Law

Rule 17 provides in pertinent part that
[a] subpoena may order the witness to produce any books, papers, documents, data, or other objects the subpoena designates. The court may direct the witness to produce the designated items in court before trial or before they are to be offered in evidence. When the items arrive, the court may permit the parties and their attorneys to inspect all or part of them.

Fed.R.Crim.P. 17(c).

Further, to obtain materials pursuant to Rule 17, a defendant must show that “(1) the subpoenaed document is relevant, (2) it is admissible, and (3) it has been requested with adequate specificity.” United States v. Arditti, 955 F.2d 331, 345 (5th Cir. 1992) (citing United States v. Nixon, 418 U.S. 683, 697-702, 94 S.Ct. 3090, 3102-05 (1974)). A defendant does not satisfy the specificity and relevance requirements merely by proffering the title of the document and conjecture as to its contents. Id. Also, an explanation by the defendant as to why he wishes to view the prospective materials, without a description of what the materials actually contain does not suffice to support a subpoena duces tecum. Id. Moreover, the court will not order pre-trial production of evidence that is intended solely for purposes of impeachment. Nixon, 418 U.S. at 701-02, 94 S.Ct. at 3104 (citation omitted). The court underscores that, in criminal cases, the subpoena duces tecum is not intended to provide a means of discovery. Nixon, supra (citing Bowman Dairy Co. v. United States, 341 U.S. 214, 71 S.Ct. 675 (1951)).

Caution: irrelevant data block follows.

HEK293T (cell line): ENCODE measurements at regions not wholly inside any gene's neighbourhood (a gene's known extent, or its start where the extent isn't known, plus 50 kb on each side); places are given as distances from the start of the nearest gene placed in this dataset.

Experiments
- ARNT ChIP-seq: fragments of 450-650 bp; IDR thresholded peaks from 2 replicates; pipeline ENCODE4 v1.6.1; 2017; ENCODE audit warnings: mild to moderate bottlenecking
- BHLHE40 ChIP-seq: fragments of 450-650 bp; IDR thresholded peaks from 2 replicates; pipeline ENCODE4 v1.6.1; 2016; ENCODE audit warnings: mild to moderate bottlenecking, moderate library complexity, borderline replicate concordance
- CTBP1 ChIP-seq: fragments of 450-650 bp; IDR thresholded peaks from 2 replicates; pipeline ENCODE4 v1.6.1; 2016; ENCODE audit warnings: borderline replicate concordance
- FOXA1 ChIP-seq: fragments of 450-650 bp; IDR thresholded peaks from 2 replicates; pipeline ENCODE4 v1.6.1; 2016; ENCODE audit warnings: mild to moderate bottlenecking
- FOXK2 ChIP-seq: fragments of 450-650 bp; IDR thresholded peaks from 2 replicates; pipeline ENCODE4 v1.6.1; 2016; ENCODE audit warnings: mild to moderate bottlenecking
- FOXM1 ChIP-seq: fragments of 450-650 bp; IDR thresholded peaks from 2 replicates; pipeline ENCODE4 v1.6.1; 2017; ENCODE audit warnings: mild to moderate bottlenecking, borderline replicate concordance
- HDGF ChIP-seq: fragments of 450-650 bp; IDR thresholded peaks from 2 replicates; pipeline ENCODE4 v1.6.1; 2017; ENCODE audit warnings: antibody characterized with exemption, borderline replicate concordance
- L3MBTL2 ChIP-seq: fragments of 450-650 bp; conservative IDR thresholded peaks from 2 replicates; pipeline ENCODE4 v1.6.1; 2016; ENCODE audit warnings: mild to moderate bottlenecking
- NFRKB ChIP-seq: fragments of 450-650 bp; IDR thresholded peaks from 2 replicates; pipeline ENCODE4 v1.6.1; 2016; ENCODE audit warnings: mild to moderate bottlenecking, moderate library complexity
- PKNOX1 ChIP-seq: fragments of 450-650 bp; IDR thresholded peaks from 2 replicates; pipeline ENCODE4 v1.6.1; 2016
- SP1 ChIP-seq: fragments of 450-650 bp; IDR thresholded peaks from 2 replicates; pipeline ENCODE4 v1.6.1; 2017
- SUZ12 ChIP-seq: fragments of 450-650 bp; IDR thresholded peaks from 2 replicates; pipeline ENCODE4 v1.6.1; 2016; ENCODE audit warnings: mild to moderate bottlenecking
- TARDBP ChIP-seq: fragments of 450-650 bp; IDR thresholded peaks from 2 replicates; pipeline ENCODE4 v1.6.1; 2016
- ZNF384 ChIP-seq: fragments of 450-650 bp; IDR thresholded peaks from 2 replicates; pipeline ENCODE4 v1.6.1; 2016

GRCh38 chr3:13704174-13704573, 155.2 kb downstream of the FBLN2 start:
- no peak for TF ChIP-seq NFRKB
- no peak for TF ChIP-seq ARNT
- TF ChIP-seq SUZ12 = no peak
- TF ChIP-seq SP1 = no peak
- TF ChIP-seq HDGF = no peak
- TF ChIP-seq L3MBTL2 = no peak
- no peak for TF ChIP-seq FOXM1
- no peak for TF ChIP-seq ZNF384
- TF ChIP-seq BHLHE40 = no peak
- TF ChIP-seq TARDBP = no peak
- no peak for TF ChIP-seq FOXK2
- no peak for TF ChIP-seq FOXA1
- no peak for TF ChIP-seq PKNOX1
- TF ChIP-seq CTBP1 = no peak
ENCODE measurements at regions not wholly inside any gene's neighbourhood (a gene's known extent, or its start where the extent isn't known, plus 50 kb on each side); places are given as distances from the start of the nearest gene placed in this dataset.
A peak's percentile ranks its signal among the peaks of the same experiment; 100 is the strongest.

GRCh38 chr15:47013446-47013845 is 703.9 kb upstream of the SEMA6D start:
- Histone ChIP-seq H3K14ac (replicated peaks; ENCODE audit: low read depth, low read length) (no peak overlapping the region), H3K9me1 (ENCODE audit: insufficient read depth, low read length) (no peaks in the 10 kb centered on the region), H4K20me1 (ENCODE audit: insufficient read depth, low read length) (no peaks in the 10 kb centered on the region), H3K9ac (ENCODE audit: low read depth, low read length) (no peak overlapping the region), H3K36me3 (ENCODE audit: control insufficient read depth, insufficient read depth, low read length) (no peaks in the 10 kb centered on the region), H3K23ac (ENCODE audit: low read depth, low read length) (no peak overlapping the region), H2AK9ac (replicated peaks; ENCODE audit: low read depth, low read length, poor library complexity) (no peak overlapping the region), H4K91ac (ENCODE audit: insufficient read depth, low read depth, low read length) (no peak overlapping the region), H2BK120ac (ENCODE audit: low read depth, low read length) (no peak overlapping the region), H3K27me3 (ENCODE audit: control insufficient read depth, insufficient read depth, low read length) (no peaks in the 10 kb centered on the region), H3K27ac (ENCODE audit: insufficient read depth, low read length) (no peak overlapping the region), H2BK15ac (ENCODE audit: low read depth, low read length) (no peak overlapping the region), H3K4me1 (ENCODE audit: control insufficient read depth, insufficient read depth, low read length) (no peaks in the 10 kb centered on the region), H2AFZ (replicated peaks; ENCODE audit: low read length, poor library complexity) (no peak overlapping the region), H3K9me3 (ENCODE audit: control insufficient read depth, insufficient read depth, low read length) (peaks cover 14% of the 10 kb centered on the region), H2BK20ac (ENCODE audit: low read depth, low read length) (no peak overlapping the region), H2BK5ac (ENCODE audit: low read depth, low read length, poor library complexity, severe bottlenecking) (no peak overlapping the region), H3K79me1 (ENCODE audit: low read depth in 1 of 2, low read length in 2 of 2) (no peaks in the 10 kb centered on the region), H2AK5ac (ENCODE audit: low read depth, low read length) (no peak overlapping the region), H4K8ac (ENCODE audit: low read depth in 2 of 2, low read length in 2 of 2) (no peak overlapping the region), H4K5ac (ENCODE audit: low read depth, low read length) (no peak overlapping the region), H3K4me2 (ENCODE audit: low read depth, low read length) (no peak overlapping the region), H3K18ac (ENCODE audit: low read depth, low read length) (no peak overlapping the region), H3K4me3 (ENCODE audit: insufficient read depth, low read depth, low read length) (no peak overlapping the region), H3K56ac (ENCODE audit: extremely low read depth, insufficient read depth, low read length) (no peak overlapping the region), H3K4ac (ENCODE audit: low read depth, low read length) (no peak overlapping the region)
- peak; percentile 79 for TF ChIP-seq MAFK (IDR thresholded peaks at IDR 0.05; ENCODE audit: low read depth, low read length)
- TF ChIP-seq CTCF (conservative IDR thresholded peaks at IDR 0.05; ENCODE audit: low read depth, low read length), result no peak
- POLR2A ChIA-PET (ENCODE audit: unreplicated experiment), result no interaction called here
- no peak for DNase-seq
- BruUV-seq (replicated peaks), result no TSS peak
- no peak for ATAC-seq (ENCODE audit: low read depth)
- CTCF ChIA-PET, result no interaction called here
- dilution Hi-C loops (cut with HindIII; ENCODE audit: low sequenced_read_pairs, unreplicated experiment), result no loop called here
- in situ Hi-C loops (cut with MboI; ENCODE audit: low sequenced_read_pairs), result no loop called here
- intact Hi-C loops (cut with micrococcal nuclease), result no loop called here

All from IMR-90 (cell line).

Discussion

The government does not argue that Items (a) and (b) are inadmissible or insufficiently specific. Rather, it contends that the requested polices and procedures are irrelevant. The court disagrees. If the troopers violated departmental policy, rules, and/or procedures, then defense counsel should be permitted to question them about it. Their explanations may provide support for defendant’s argument that the trooper pulled over the wrong vehicle.

Although noted by the government, but not otherwise advanced in brief, the Louisiana State Police represented to counsel that it could not produce Items (a) and (b) because Louisiana Revised Statute § 44:3 prohibits disclosure of security procedures, information, and assessments pertaining to terrorist-related activity. (Nov. 25, 2014, Letter from Wayne Crouch to Seth Reeg; M/Quash Exh. B.) Defendant, however, is not seeking policies or procedures related to terrorist activities. Rather, he seeks policies and procedures regarding cell phone use while on duty, as well as any guidelines governing audio/video recordings during a traffic stop. Indeed, in another case previously before this court, the Louisiana State Police was able to produce excerpts from its manual in response to subpoena. See United States v. Platt, Criminal No. 12-0094 (W.D. La.). The government has not established any creditable reason why the Louisiana State Police cannot do so here.

Conclusion

For the above-assigned reasons,

The government’s motion to quash subpoena [doc. # 27] is DENIED. Prior to commencement of the 1:30 p.m hearing on December 16, 2014, in Courtroom 2 of the U.S. Courthouse, Monroe, Louisiana, the custodian of records for the Louisiana State Police Troop F shall produce to defense counsel any as-yet unproduced items listed in the subpoena addendum.[2]

IT IS SO ORDERED.